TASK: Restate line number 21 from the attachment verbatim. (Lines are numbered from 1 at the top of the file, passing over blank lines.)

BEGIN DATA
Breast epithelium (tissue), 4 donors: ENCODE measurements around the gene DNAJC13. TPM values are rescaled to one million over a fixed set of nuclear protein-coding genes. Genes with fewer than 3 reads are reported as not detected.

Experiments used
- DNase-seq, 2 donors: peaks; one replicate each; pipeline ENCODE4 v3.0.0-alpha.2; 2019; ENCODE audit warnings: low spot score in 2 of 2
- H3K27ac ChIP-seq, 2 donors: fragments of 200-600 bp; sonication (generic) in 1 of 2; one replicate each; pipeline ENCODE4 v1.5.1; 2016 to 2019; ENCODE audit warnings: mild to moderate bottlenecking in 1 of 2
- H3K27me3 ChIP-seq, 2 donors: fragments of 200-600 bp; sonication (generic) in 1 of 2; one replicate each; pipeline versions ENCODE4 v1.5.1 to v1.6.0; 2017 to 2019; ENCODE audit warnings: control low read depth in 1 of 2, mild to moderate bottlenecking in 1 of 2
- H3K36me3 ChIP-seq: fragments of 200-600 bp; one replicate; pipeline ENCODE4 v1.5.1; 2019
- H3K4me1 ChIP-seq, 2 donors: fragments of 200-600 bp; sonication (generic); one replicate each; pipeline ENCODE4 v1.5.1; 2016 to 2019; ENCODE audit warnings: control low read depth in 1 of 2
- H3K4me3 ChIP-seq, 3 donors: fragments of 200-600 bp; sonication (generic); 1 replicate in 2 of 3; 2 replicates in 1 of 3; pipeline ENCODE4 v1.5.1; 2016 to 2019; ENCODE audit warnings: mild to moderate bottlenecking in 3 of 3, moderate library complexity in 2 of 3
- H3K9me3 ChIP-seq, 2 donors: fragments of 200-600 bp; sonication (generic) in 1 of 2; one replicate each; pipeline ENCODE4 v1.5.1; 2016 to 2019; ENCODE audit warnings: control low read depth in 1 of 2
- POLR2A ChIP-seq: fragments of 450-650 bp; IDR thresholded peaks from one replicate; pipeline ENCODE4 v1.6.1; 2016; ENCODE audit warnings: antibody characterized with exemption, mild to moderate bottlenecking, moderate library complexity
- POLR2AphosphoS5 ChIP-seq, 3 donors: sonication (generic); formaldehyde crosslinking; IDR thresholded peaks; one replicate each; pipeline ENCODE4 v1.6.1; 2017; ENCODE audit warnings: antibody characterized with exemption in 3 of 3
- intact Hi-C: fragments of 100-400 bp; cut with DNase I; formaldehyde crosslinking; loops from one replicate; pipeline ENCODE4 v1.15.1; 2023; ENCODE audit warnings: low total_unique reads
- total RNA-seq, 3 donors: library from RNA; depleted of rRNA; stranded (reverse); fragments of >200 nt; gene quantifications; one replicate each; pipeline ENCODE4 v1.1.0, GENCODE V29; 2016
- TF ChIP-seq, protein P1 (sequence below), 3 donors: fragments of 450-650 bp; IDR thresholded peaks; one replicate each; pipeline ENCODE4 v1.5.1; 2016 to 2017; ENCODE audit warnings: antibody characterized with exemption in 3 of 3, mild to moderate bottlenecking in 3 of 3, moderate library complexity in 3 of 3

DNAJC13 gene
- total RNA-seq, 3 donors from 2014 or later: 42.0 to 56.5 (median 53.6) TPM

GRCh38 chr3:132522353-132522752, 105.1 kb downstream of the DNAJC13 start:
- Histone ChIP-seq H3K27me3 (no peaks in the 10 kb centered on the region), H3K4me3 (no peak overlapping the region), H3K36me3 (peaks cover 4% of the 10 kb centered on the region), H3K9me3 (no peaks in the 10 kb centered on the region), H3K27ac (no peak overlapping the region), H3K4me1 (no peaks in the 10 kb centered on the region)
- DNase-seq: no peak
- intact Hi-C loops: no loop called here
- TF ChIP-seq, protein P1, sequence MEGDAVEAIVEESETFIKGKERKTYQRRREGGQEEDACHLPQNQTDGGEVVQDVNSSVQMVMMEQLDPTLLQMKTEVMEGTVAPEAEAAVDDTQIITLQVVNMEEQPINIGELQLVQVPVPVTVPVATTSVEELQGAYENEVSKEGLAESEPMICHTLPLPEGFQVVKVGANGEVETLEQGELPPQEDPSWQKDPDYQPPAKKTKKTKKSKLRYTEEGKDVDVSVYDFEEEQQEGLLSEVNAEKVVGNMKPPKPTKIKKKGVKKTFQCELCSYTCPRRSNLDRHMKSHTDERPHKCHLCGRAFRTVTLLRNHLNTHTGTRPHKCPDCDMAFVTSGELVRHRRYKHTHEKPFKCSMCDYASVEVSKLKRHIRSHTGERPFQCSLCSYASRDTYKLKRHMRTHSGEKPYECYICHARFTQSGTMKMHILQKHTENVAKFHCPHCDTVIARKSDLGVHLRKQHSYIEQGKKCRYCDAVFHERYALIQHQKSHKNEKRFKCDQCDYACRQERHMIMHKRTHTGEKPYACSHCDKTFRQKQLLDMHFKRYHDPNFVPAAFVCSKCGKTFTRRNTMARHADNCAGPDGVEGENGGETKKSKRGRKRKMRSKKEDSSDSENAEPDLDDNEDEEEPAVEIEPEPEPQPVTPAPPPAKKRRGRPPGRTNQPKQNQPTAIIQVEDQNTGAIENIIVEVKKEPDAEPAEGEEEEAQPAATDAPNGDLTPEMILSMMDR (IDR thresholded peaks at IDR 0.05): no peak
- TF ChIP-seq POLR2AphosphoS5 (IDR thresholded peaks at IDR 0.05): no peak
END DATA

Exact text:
- TF ChIP-seq, protein P1, sequence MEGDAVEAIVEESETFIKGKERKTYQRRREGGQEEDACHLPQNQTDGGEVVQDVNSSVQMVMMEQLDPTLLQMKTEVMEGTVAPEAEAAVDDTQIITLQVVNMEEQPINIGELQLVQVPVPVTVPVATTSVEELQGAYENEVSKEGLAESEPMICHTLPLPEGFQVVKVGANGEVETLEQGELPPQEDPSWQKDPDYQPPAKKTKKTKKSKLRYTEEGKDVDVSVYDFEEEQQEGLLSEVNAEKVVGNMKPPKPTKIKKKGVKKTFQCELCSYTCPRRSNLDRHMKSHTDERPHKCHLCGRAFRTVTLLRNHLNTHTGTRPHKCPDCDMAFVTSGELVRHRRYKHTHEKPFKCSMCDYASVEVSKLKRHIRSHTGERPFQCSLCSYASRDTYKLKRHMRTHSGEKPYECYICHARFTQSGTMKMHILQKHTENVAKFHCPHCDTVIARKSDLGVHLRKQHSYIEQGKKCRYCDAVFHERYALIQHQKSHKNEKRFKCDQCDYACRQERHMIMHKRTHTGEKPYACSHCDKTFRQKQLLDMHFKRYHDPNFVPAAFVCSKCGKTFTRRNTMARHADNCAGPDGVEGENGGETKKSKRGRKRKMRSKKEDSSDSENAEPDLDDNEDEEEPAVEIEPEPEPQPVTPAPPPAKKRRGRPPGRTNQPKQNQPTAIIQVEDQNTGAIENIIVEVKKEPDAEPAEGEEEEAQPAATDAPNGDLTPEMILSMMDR (IDR thresholded peaks at IDR 0.05): no peak